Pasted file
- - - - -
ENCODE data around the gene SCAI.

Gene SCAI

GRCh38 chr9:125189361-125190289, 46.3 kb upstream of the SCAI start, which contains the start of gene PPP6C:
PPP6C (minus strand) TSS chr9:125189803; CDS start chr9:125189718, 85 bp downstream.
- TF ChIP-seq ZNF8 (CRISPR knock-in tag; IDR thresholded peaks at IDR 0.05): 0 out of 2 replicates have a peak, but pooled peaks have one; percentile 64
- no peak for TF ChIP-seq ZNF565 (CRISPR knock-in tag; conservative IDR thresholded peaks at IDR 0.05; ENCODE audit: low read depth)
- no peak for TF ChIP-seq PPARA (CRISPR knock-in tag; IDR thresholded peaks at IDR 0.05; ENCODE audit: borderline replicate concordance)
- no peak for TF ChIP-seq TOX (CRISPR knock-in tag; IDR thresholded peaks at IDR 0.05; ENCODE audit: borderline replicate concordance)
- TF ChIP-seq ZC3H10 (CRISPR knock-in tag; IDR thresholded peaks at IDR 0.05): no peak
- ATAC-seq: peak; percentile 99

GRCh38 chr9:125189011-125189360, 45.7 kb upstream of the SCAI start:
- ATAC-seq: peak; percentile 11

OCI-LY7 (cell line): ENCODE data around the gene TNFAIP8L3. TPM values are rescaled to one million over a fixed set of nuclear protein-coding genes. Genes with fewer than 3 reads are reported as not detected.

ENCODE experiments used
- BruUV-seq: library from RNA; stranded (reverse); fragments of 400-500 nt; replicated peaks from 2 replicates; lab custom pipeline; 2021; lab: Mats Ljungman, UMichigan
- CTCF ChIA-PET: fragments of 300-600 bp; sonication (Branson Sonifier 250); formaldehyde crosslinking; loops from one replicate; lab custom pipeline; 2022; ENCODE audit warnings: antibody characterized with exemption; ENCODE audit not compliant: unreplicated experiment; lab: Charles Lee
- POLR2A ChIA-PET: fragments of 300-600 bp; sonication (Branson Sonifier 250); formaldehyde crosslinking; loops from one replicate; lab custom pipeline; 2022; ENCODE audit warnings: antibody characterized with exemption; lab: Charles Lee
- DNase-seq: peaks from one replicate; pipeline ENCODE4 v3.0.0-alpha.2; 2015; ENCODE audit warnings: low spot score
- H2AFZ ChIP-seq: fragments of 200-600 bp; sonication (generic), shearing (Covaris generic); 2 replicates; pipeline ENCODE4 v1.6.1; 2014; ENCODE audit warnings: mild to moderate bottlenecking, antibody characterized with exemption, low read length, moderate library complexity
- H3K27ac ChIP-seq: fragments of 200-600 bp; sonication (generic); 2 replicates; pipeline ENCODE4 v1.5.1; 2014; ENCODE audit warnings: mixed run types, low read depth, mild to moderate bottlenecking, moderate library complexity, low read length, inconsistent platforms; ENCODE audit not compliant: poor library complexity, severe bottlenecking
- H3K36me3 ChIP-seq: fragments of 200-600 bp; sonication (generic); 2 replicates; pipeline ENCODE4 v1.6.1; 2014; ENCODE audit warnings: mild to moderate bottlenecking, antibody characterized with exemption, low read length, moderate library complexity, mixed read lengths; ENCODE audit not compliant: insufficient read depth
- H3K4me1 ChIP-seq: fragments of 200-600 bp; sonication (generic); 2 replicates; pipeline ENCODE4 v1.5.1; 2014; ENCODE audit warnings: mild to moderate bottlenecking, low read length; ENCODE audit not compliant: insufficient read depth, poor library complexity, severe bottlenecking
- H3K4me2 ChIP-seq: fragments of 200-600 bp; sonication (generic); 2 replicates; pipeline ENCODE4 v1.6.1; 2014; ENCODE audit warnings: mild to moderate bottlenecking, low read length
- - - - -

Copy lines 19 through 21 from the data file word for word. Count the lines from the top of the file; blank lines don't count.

- H2AFZ ChIP-seq: fragments of 200-600 bp; sonication (generic), shearing (Covaris generic); 2 replicates; pipeline ENCODE4 v1.6.1; 2014; ENCODE audit warnings: mild to moderate bottlenecking, antibody characterized with exemption, low read length, moderate library complexity
- H3K27ac ChIP-seq: fragments of 200-600 bp; sonication (generic); 2 replicates; pipeline ENCODE4 v1.5.1; 2014; ENCODE audit warnings: mixed run types, low read depth, mild to moderate bottlenecking, moderate library complexity, low read length, inconsistent platforms; ENCODE audit not compliant: poor library complexity, severe bottlenecking
- H3K36me3 ChIP-seq: fragments of 200-600 bp; sonication (generic); 2 replicates; pipeline ENCODE4 v1.6.1; 2014; ENCODE audit warnings: mild to moderate bottlenecking, antibody characterized with exemption, low read length, moderate library complexity, mixed read lengths; ENCODE audit not compliant: insufficient read depth